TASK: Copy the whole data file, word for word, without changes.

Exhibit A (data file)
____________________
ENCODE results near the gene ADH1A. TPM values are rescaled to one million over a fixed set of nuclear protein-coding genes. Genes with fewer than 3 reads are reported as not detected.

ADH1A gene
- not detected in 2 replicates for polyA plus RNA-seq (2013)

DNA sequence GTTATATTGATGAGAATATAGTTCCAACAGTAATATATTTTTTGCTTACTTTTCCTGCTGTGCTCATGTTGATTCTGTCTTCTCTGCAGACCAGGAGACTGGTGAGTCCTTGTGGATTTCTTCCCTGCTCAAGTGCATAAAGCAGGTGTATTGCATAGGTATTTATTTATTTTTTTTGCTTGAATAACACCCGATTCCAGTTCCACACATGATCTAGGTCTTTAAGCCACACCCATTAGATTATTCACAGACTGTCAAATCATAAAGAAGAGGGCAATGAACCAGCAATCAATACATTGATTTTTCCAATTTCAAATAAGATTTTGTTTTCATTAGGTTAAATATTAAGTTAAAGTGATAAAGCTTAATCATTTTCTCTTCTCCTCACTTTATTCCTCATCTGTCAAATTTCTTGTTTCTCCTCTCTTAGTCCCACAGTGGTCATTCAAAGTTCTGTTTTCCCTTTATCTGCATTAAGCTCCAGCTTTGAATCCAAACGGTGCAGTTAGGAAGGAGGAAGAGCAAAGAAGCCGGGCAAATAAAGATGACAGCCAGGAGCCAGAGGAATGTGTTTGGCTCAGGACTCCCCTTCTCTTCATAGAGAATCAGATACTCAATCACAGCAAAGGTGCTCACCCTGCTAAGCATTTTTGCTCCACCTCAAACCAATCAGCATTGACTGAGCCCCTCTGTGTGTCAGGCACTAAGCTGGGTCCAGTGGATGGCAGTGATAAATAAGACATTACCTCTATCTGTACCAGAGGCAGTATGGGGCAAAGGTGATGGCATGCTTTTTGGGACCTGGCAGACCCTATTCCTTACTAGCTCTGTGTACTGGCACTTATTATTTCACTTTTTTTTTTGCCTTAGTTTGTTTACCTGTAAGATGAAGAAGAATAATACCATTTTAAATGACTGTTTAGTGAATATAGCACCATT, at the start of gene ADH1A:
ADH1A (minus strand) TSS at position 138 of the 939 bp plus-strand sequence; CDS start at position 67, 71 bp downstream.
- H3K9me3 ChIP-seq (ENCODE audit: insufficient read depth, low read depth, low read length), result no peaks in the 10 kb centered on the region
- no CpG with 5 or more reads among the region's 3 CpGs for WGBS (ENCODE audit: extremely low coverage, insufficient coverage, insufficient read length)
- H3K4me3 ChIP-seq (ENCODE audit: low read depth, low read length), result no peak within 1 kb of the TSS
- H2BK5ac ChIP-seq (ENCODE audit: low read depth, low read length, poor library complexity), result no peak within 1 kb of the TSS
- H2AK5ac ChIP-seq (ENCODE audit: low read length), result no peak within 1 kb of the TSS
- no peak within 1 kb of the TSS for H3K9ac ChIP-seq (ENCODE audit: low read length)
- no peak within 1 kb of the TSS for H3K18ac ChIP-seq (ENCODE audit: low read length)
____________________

ENCODE results near the gene ADH1A. TPM values are rescaled to one million over a fixed set of nuclear protein-coding genes. Genes with fewer than 3 reads are reported as not detected.

ADH1A gene
- not detected in 2 replicates for polyA plus RNA-seq (2013)

DNA sequence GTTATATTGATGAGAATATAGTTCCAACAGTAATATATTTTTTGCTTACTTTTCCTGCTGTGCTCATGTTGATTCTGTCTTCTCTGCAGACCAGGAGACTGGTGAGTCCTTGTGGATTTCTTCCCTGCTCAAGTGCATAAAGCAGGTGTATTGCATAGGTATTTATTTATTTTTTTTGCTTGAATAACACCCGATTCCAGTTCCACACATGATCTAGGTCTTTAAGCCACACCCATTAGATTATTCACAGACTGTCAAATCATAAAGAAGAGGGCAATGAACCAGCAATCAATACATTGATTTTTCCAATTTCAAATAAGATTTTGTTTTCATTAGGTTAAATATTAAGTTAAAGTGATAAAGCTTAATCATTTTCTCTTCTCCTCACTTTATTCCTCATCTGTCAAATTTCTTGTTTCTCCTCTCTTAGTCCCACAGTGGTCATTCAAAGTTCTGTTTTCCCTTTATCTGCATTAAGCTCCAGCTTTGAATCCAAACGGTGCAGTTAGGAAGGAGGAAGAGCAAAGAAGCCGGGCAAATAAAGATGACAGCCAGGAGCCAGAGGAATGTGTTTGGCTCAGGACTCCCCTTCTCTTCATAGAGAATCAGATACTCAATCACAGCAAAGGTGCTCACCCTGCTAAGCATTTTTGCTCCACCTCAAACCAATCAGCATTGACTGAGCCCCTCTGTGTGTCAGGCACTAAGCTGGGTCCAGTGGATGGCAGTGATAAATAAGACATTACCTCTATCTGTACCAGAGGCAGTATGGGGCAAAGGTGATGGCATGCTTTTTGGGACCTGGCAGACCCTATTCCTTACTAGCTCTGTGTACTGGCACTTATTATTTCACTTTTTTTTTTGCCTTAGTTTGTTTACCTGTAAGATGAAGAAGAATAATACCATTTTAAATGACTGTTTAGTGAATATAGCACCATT, at the start of gene ADH1A:
ADH1A (minus strand) TSS at position 138 of the 939 bp plus-strand sequence; CDS start at position 67, 71 bp downstream.
- H3K9me3 ChIP-seq (ENCODE audit: insufficient read depth, low read depth, low read length), result no peaks in the 10 kb centered on the region
- no CpG with 5 or more reads among the region's 3 CpGs for WGBS (ENCODE audit: extremely low coverage, insufficient coverage, insufficient read length)
- H3K4me3 ChIP-seq (ENCODE audit: low read depth, low read length), result no peak within 1 kb of the TSS
- H2BK5ac ChIP-seq (ENCODE audit: low read depth, low read length, poor library complexity), result no peak within 1 kb of the TSS
- H2AK5ac ChIP-seq (ENCODE audit: low read length), result no peak within 1 kb of the TSS
- no peak within 1 kb of the TSS for H3K9ac ChIP-seq (ENCODE audit: low read length)
- no peak within 1 kb of the TSS for H3K18ac ChIP-seq (ENCODE audit: low read length)